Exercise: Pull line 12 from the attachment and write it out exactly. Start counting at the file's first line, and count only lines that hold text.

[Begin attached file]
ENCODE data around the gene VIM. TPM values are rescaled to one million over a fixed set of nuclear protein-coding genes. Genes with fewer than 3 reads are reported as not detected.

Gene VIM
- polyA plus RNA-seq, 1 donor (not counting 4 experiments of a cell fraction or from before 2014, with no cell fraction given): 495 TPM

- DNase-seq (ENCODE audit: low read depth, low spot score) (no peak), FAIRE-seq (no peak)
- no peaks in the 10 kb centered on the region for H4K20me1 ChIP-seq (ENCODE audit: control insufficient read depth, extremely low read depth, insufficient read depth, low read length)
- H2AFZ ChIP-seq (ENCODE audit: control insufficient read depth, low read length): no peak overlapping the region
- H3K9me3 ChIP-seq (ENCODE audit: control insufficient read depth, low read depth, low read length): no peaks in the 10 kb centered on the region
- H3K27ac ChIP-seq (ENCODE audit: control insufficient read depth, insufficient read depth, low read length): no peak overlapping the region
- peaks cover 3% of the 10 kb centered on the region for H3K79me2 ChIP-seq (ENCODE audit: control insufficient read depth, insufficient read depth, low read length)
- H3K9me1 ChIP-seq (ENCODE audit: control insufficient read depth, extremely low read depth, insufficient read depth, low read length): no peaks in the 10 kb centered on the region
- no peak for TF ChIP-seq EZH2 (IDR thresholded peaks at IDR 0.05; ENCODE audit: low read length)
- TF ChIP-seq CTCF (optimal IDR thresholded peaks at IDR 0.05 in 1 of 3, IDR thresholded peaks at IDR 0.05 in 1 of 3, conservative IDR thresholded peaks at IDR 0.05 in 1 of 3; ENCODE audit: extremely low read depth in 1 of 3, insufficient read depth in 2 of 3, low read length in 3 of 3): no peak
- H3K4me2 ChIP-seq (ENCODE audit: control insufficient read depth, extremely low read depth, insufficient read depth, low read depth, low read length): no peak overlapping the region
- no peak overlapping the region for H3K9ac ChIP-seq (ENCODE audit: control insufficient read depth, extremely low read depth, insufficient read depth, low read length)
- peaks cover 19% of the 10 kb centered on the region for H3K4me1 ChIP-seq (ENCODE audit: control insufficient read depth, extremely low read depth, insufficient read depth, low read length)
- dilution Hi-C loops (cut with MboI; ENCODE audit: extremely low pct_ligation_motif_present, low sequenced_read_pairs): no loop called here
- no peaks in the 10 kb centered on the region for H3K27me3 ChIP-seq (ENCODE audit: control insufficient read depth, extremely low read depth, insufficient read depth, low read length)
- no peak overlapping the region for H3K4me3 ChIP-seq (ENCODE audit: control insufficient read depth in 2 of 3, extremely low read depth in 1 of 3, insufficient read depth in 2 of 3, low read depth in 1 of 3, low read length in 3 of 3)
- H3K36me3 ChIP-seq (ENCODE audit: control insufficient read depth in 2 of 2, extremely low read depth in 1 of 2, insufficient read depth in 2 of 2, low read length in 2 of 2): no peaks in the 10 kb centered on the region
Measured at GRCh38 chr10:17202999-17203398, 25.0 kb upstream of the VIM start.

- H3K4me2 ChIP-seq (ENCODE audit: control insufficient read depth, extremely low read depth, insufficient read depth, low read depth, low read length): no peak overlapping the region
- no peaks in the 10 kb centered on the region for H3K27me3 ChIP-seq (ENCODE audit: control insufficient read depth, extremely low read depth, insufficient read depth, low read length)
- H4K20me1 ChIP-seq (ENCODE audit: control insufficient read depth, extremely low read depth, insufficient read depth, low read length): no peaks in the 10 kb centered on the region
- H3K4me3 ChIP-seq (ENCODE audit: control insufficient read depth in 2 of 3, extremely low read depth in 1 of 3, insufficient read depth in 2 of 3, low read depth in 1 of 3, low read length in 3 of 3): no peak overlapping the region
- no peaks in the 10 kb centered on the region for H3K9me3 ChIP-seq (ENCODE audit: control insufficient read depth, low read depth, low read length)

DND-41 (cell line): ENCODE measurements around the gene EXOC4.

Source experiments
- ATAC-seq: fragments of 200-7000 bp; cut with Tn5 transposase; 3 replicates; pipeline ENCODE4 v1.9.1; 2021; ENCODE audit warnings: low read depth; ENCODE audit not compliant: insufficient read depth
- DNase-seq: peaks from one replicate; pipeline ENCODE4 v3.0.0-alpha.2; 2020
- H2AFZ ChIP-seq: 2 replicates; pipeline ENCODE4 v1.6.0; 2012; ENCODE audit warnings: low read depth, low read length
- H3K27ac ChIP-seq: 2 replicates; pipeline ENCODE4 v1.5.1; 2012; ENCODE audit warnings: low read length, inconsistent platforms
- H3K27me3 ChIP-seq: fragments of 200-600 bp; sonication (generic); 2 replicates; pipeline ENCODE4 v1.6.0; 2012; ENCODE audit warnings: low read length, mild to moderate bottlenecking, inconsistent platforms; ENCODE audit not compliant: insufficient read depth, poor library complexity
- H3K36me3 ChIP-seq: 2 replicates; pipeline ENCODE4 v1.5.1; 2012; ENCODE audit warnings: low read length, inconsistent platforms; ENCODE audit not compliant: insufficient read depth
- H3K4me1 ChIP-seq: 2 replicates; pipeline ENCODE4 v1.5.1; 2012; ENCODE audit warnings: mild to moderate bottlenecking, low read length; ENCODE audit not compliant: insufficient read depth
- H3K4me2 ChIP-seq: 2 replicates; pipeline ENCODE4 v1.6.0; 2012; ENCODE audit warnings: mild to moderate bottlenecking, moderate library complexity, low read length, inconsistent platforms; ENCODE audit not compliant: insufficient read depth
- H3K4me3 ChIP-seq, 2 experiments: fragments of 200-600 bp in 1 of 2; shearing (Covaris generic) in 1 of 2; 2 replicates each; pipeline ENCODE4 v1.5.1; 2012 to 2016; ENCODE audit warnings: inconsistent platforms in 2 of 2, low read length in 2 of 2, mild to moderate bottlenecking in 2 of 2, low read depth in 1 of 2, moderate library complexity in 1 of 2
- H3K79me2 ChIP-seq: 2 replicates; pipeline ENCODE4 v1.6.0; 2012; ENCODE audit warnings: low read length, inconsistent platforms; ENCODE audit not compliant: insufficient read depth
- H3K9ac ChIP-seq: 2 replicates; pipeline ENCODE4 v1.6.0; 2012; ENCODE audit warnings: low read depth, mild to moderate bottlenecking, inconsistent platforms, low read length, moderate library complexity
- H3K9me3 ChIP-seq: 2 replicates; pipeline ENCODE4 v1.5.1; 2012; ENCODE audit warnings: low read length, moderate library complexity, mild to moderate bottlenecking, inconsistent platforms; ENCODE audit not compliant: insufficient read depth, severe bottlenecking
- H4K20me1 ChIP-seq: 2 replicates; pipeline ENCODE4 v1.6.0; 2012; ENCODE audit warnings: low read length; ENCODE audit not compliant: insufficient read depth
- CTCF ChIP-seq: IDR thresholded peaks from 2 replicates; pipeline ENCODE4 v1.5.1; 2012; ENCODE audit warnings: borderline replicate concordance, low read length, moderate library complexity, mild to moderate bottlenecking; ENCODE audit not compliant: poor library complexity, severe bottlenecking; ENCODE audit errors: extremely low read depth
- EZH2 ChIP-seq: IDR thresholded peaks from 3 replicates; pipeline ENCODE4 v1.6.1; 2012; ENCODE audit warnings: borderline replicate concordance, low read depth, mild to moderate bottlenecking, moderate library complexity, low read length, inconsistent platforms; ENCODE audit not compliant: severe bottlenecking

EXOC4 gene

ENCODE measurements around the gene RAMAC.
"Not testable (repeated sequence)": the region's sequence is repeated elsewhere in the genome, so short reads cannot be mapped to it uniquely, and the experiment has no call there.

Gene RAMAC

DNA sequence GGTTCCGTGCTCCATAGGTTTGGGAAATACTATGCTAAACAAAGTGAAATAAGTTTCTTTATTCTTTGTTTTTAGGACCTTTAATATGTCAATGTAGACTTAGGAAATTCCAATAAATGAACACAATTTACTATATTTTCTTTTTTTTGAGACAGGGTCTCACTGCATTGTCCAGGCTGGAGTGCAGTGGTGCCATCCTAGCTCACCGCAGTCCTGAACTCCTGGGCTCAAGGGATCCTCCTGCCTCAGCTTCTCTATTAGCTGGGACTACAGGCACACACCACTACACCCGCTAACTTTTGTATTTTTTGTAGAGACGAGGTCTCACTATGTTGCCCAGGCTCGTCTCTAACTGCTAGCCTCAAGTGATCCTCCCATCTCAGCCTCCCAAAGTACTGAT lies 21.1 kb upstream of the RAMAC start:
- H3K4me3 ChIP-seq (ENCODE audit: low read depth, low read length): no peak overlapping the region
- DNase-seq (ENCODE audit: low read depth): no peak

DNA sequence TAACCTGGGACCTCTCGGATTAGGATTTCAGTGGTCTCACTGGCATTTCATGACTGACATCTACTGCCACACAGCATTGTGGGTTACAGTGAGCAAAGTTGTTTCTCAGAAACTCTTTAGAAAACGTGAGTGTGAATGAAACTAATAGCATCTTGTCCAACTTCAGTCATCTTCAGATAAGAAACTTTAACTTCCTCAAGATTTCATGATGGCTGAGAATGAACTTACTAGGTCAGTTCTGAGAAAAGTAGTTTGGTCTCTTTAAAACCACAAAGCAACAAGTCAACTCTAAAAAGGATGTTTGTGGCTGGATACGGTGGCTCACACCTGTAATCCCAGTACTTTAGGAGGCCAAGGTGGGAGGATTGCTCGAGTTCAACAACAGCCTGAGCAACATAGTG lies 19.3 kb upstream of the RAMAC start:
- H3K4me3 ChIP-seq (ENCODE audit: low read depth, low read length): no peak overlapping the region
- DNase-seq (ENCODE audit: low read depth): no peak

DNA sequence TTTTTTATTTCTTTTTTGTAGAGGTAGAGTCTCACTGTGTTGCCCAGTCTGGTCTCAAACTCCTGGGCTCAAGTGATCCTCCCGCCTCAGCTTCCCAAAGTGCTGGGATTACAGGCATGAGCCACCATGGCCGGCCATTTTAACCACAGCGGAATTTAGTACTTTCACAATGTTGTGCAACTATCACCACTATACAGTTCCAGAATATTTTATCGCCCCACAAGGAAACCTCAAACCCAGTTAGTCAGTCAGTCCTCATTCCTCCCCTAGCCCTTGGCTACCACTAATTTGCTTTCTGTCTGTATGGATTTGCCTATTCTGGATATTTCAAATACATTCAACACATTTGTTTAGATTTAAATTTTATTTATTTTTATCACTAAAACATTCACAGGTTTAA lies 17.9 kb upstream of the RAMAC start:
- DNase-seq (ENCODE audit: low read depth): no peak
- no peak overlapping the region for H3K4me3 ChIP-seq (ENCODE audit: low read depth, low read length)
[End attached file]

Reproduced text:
- TF ChIP-seq CTCF (optimal IDR thresholded peaks at IDR 0.05 in 1 of 3, IDR thresholded peaks at IDR 0.05 in 1 of 3, conservative IDR thresholded peaks at IDR 0.05 in 1 of 3; ENCODE audit: extremely low read depth in 1 of 3, insufficient read depth in 2 of 3, low read length in 3 of 3): no peak